I’m having one of those days where I fall into the bitstream of the internet and don’t make it out until I have become completely overwhelmed by sheer volumes of amazing music. I’ve been on an album buying frenzy lately – buying and ingesting to the point that I’m burning out new albums I’ve waited months for in the course of a couple of days. When in a situation like this I often find that it is good advice to step back and look for new things to fill the head with. This is what I’ve found.

The Bedroom Community. A collective of musicians/sound artists from all over the globe release albums on The Bedroom Community as a label, however they also apparently tour in various permutations under the same moniker. A great write-up in a recent issue of The Wire led me to their myspace and I absolutely fell in love with many of the calmingly apocalyptic suites and songs I found there. Of particular note I felt was  artist Ben Frost’s new album By The Throat, an ethereally violent piece of work haunted by post-rock/industrial tendencies. If those two attributes sound at odds to some, they might be. Admittedly I’m reaching here – I don’t really know what Frost’s music sounds like. However, follow the same path I undertook with it, paying special attention to the track entitled ‘Hibakusja’ and maybe you’ll get what I’m saying. On Hibakusja the light plucking of chords is interfered with/accompanied by the most deafening throat manipulations I’ve heard since Mike Patton first threw on the ol’ ‘Stroke Me’ effect in Mr. Bungle.

Some of what’s on the Bedroom Community is a little to ‘acoustic’ for my tastes but that’s just me. Frost’s stuff especially reminds me a lot of a (moreso) dystopian Mogwai or Godspeed You! Black Emperor. Another album I really latched onto here was Valgeir Sigurdsson’s ‘dreamland’*. This  is a dark and contemplative score that unfolds similar to a symphony but at moments peeks into the world of orchestral post-rock a la Sigur Ros. The ‘song’ element is there but in a more demanding way, a way in which the listener’s ability to weather the often delicate build-ups seem to actively enhance the crescendos. Check out The Bedroom Community here:


Now for the other end of the musical spectrum.  Let’s talk Detroit.

It’s no secret the Gothic Midwestern city** is one of (if not the) birth place of much of what has come in electronic music since the early/mid-1980’s. However as dance, trance, rave, hip hop, trip hop and every other conceivable (and inconceivable) permutation has hatched and derived from the fountain of invisible channels cut into the aether between Detroit and Ibiza ‘back in the day‘ the Midwestern midwife often gets overlooked as a continued source for kick ass electronic music.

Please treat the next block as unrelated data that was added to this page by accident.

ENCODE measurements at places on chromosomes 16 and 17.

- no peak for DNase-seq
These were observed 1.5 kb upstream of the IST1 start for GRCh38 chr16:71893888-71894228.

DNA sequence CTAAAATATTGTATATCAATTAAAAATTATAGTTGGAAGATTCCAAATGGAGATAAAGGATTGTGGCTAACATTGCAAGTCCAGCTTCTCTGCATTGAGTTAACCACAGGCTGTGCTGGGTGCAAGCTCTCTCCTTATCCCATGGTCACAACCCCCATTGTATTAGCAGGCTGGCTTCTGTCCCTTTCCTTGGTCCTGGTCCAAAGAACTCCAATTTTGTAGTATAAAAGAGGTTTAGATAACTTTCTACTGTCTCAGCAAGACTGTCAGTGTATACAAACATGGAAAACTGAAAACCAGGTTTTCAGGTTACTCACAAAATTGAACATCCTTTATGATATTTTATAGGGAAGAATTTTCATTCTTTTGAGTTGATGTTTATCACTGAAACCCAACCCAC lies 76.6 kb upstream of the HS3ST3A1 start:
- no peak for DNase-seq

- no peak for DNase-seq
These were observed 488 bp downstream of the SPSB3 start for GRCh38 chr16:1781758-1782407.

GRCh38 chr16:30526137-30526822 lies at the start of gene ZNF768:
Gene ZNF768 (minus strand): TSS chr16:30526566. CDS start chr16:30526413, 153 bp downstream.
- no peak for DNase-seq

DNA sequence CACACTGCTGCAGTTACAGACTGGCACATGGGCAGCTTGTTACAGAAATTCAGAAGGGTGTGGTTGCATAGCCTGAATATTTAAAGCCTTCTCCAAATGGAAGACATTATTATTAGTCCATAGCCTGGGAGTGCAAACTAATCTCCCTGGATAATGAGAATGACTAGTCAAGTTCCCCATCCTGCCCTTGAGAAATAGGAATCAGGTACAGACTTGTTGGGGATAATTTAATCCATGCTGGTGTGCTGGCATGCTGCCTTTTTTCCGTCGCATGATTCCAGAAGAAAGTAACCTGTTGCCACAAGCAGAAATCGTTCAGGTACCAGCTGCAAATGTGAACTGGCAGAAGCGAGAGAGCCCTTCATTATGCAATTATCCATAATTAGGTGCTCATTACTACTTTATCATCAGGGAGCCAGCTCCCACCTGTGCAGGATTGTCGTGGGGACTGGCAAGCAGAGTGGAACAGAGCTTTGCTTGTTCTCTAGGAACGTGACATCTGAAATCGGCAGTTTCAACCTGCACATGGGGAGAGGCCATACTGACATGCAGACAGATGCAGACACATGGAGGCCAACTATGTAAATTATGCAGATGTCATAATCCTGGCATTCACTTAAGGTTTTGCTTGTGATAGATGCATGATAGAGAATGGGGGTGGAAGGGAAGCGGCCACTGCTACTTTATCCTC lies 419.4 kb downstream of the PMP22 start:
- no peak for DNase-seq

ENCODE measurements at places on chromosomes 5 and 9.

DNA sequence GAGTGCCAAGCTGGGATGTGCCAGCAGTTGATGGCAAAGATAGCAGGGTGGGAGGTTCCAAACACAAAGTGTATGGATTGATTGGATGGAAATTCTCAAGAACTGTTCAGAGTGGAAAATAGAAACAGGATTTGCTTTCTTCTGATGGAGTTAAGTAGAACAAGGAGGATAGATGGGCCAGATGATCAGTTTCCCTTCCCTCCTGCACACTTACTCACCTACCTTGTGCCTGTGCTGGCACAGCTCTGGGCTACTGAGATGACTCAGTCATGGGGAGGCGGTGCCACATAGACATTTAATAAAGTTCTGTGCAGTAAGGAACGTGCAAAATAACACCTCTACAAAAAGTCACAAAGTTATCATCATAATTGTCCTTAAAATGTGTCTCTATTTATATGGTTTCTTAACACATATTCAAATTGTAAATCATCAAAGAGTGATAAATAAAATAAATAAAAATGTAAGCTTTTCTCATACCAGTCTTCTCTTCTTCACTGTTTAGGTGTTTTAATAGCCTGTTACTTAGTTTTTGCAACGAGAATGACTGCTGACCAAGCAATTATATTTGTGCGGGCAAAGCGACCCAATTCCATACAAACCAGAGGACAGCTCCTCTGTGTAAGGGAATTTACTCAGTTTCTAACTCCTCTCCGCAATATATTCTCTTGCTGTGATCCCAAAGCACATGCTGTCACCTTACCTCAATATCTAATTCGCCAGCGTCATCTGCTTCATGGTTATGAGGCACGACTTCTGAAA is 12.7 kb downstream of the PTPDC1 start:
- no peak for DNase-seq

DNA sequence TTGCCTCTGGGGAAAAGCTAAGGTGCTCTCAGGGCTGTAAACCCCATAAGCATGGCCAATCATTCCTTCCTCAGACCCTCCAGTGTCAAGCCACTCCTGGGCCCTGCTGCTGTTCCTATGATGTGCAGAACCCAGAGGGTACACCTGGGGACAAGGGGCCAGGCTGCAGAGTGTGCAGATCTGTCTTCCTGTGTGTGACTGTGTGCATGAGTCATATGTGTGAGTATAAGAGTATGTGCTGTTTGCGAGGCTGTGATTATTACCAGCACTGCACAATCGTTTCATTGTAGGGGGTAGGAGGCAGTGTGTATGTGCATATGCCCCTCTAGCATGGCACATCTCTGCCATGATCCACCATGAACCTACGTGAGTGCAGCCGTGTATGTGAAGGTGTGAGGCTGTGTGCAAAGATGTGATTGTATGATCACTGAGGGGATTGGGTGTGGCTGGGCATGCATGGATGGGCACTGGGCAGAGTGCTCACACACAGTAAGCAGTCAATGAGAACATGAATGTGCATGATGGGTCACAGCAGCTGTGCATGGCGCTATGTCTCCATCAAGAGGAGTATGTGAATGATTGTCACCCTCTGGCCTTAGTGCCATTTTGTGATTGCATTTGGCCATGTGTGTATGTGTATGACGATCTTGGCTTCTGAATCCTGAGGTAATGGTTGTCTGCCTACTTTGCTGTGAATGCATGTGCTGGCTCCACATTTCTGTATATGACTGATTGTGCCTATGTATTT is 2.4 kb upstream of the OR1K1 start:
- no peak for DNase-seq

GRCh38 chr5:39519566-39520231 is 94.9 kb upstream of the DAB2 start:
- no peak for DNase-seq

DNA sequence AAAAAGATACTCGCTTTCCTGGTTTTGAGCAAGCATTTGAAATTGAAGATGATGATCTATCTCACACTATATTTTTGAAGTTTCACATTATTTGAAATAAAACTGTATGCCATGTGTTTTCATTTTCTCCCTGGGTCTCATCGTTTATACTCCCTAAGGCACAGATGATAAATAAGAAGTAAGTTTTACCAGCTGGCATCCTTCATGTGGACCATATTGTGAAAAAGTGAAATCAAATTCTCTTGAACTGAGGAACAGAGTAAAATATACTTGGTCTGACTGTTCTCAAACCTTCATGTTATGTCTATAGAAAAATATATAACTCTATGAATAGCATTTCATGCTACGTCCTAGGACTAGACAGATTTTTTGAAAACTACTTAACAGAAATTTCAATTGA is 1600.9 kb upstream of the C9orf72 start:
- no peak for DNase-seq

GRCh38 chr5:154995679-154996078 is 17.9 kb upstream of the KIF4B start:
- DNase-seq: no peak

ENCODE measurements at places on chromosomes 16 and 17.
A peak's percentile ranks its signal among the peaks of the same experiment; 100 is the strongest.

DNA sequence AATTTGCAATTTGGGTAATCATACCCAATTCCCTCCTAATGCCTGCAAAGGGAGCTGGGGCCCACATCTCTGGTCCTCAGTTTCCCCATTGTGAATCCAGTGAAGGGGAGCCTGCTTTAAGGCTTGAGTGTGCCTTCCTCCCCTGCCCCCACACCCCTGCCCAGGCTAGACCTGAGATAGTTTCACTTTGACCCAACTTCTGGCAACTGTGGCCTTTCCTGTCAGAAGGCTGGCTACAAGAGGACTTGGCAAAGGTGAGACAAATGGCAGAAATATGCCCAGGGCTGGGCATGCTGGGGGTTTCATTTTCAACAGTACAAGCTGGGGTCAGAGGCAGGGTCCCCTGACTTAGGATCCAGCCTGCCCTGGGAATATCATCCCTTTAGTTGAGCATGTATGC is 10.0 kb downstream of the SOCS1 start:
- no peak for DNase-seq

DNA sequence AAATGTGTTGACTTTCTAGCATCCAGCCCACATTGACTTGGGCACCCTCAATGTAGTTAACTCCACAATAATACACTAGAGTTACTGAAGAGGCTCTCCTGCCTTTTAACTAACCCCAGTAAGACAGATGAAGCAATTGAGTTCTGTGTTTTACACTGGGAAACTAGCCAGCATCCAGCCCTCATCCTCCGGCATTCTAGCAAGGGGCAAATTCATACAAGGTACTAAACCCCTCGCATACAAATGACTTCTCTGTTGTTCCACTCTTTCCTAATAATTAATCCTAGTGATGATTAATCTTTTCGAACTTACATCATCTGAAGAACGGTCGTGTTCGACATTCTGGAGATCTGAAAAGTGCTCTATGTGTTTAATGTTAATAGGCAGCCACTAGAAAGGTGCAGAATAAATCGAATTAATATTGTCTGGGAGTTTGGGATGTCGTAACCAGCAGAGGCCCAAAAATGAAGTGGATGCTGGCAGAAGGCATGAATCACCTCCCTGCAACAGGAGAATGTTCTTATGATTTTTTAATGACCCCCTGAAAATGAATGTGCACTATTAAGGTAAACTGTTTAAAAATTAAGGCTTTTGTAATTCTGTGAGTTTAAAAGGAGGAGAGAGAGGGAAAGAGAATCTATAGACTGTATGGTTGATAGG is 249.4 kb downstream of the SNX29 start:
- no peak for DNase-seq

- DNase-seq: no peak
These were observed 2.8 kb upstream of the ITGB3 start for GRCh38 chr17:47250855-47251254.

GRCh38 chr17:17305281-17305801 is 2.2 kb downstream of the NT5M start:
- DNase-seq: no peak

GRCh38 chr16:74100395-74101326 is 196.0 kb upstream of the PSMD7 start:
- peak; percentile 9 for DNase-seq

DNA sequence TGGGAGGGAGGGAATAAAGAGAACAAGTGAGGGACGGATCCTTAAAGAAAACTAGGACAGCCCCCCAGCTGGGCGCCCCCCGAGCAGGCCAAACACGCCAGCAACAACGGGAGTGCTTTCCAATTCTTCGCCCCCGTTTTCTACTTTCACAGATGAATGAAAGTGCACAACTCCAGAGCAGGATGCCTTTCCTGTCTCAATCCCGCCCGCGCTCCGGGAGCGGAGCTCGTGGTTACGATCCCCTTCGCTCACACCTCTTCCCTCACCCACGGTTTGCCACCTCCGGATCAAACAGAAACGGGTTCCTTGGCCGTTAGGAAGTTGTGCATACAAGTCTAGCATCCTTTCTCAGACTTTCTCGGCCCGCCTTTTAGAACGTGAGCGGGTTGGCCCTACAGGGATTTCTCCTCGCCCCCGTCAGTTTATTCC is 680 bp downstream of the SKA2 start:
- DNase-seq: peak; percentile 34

Believe me, it’s still coming out hot and hard in the city of perpetual steam.

I spent the better part of a day surfing around between myspace pages, investigating the current scenes and schemes of the Motor City and here’s what I found.

I was led into this Detroit thing by, again, an article in The Wire on DJ Stingray. After looking into his set I was blown away. I like a lot of electronic music but this guy – wow. It’s throwback but also new, it’s dance but also generally song-like in structure. So freakin’ cool. Check DJ Stingray out here:


Next up is Detroit’s Own DJ Surgeon. The Surgeon operates within the ‘ghetto tech’ paradigm and it works. Street level grooves that have a dark urban nature. Not the dark urban element I associate with Underworld (the darkest, most urban of the urban) but more transient in nature perhaps. Whereas Underworld is about discovering the sacred spaces and magickal relationships within the walls of urban space, ghetto tech, and especially Surgeon, have a fight-and-flight vibe going on – he holds down the beat like a pusher with a switchblade guarding his territory even while evolving the accompanying synths and samples like a man looking for the next uncharted dance floor.


Lastily we come to Jason Carr. While not currently residing in Detroit Mr. Carr is indeed born and raised Motor City product so I’m including him here. Also because his tracks rock. Probably more in the Darren Price kinship than the former two artists I mentioned Carr has a sort of ‘global experience’ brimming beneath the beats of his often science fiction themed tracks. Not that Surgeon and Stingray are limited by geographical M.O., but Carr has a little less of the kind of ‘functionality’ that adheres a scene together and a little more flights-of-fancy vibe. Or maybe I’m just struggling to tell you how good this stuff is with words when I should just let the music speak for itself.



* Soundtrack to a documentary about the environmental impact some of
Iceland’s recent industrial projects have had on the country.

** The one occasion I had to go to Detroit was an off-the-cuff trip to The Majestic Theatre to see Stereolab in, I believe, 2003. We only spent a few hours actually in the city but this I can tell you – the freakin’ place looks like Gotham city. There was literally perpetual steam pouring from the manhole covers everywhere we looked. This phenomenon has since been explained to me in a drunken conversation that I have absolutely no recollection of, thus remanding the entire thing to the cusp of urban legend in my own head.